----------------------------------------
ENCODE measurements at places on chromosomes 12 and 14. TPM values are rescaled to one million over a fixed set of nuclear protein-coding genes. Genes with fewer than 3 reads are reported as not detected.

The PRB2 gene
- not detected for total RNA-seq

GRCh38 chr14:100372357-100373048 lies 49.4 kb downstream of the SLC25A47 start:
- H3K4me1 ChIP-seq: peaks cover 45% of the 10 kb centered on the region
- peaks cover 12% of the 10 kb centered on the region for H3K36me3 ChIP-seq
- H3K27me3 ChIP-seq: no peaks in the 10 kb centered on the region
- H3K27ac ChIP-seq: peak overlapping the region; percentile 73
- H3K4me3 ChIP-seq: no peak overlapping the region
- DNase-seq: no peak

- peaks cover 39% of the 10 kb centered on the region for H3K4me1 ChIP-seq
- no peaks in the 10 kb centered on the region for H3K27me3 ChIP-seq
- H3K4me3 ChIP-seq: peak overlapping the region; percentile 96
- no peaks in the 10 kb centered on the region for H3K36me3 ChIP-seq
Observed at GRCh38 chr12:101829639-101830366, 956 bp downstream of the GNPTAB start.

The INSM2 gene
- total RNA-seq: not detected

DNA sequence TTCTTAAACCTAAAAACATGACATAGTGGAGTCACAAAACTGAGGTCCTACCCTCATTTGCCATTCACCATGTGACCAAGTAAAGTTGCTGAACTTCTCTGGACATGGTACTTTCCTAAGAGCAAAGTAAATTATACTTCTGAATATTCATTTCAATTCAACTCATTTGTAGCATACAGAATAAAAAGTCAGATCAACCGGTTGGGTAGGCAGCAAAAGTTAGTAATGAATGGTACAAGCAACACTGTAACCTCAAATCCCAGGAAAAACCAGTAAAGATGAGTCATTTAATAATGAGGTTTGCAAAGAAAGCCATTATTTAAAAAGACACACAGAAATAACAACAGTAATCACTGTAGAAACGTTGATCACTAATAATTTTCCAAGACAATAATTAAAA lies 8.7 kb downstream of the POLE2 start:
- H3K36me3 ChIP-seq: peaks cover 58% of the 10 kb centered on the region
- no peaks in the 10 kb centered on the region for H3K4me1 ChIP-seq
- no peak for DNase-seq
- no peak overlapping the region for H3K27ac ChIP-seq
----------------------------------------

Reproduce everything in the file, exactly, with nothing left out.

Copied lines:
ENCODE measurements at places on chromosomes 12 and 14. TPM values are rescaled to one million over a fixed set of nuclear protein-coding genes. Genes with fewer than 3 reads are reported as not detected.

The PRB2 gene
- not detected for total RNA-seq

GRCh38 chr14:100372357-100373048 lies 49.4 kb downstream of the SLC25A47 start:
- H3K4me1 ChIP-seq: peaks cover 45% of the 10 kb centered on the region
- peaks cover 12% of the 10 kb centered on the region for H3K36me3 ChIP-seq
- H3K27me3 ChIP-seq: no peaks in the 10 kb centered on the region
- H3K27ac ChIP-seq: peak overlapping the region; percentile 73
- H3K4me3 ChIP-seq: no peak overlapping the region
- DNase-seq: no peak

- peaks cover 39% of the 10 kb centered on the region for H3K4me1 ChIP-seq
- no peaks in the 10 kb centered on the region for H3K27me3 ChIP-seq
- H3K4me3 ChIP-seq: peak overlapping the region; percentile 96
- no peaks in the 10 kb centered on the region for H3K36me3 ChIP-seq
Observed at GRCh38 chr12:101829639-101830366, 956 bp downstream of the GNPTAB start.

The INSM2 gene
- total RNA-seq: not detected

DNA sequence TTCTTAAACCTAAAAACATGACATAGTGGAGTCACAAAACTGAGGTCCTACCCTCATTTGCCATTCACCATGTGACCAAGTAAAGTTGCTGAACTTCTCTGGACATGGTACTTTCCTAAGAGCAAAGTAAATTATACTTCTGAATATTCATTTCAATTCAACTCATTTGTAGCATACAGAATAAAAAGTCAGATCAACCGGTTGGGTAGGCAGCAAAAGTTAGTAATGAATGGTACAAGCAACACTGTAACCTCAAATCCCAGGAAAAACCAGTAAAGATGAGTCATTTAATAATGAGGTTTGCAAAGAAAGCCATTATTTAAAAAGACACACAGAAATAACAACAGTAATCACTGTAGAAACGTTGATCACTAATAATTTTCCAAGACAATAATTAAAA lies 8.7 kb downstream of the POLE2 start:
- H3K36me3 ChIP-seq: peaks cover 58% of the 10 kb centered on the region
- no peaks in the 10 kb centered on the region for H3K4me1 ChIP-seq
- no peak for DNase-seq
- no peak overlapping the region for H3K27ac ChIP-seq